By Jonathan Yarden
If you're new to the UNIX operating system, especially if you're familiar with Windows, you'll find that the file access control mechanisms might not be exactly what you expect.
File permissions and file access control don't mean the same thing under UNIX, and there are reasons to use both. The old UNIX file permission system is commonly the only method of access control that people use.
The basic file ownership permissions (user, group, and world/other) on UNIX are a bit outdated. You can typically control permissions in UNIX by using commands such as chown, chgrp, and chmod.
The concepts of layered access controls similar to Windows NTFS and the Novell Bindery environment are somewhat new to the UNIX world, considering how long UNIX has been around. This is somewhat ironic, since NetWare borrowed many concepts from UNIX.
In the days before Windows NT, stand-alone PCs technically had no user rights to worry about. But this wasn't the case with most other systems, particularly networked ones. People who used UNIX or VMS in the '80s were already familiar with file system permissions, but PCs were just getting to that point. (In my opinion, the DOS attrib command doesn't count.)
Those who came from a DOS background probably first experienced file access control with Novell NetWare, which was the most popular local area network (LAN) operating system prior to Windows NT. (I'm disregarding Banyan Vines because everyone else seems to, and I never used it.)
Novell expanded on the simple "user, group, world/other" file access control mechanism provided by UNIX, extending permissions to users and groups using an indexed database called the Bindery. But for some reason, it took a while for this concept to trickle back to the UNIX world.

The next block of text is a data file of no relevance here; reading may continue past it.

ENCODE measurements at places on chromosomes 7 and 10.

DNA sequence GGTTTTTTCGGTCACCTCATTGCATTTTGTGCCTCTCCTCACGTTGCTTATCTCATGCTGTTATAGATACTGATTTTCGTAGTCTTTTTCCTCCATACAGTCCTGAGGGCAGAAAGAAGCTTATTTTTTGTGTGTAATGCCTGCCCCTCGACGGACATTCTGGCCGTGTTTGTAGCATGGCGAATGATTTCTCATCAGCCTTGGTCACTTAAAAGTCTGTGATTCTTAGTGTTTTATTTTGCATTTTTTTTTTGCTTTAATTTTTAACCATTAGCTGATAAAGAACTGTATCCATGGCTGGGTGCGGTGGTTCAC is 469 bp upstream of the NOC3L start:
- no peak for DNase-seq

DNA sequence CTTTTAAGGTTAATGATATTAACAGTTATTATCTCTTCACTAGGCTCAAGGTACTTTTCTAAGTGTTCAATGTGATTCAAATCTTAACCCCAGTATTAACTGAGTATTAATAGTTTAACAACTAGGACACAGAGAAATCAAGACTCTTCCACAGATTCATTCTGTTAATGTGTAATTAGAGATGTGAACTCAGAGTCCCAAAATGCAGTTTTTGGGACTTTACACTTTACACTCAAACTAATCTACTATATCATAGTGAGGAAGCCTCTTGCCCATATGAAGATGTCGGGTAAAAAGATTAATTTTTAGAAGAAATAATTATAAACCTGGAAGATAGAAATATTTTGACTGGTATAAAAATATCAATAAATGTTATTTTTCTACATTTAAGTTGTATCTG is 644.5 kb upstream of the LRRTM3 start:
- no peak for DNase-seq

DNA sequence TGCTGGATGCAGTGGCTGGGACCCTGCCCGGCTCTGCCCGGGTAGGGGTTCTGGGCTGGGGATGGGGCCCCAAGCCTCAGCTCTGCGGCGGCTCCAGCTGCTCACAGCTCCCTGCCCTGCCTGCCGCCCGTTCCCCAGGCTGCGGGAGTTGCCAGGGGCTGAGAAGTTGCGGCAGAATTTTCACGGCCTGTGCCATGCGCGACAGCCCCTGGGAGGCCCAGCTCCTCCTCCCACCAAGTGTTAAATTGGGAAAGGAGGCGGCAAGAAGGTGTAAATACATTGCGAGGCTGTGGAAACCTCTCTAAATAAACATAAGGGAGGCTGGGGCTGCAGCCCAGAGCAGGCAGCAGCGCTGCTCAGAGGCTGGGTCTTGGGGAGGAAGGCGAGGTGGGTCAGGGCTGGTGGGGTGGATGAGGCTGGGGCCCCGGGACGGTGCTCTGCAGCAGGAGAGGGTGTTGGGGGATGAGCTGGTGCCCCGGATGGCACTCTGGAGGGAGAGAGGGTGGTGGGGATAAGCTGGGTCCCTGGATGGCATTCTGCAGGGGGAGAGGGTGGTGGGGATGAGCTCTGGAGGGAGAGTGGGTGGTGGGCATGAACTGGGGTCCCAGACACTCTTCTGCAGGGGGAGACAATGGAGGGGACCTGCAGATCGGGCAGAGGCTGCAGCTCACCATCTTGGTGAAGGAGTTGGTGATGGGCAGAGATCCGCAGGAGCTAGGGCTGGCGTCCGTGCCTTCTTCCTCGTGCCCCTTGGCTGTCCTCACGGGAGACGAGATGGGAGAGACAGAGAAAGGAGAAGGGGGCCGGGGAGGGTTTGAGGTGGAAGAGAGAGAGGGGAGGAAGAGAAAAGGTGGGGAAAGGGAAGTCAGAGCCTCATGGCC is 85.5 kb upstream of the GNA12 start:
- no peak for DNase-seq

Microsoft didn't miss a beat in developing access controls for Windows NT that matched NetWare and the fine-grained access controls of mainframes. Windows systems using NTFS have considerably better file access control mechanisms than standard UNIX systems, adding modification, renaming, and deletion rights, as well as permissions to change the access control rights themselves.
NTFS has two types of access controls lists (ACLs) for file system management: The discretionary access control list (DACL) specifies access rights to files and directories, and the system access control list (SACL) logs specific access attempts to files or directories. ACLs extend the concepts of file access rights and ownership to allow other users to access files.
Note that access control isn't available on older FAT file systems. If you want file access control on Windows systems, using FAT or FAT32 isn't going to cut it. But you can convert existing FAT partitions to NTFS easily enough.
In UNIX, the basic file permissions are read, write, and execute. Combine these with the user, group, and world/other file ownership rights, and it's easy to see that standard UNIX file systems often don't have adequate access control.
This is why I find a lot of UNIX system administrators simply ignoring permissions and granting everyone with an account unrestricted file access. I've seen entire file systems wiped out by accident due to this practice—not to mention that a simple nonroot exploit will grant someone complete access to world-readable files.
To better secure your UNIX systems, investigate the use of ACLs instead of using world-writable files and directories or fighting with editing group and user files. ACLs are a much better alternative than leaving entire directories on your UNIX server completely unprotected and open to modification by anyone.
Most commercial UNIX operating systems—including SunOS, Lynx, IRIX, and AIX—can use ACLs for fine-grained file access. All have roots in some way or another in the proposed Portable Operating System Interface (POSIX) specifications before POSIX discontinued its work on ACLs. SunOS/Solaris supports ACLs natively, as does AIX.
Free UNIX systems that implement ACLs are also available. Note that in order to use ACLs on UNIX, you may need to use a different file system, apply operating system patches, and rebuild the operating system kernel.
Jonathan Yarden is the senior UNIX system administrator, network security manager, and senior software architect for a regional ISP.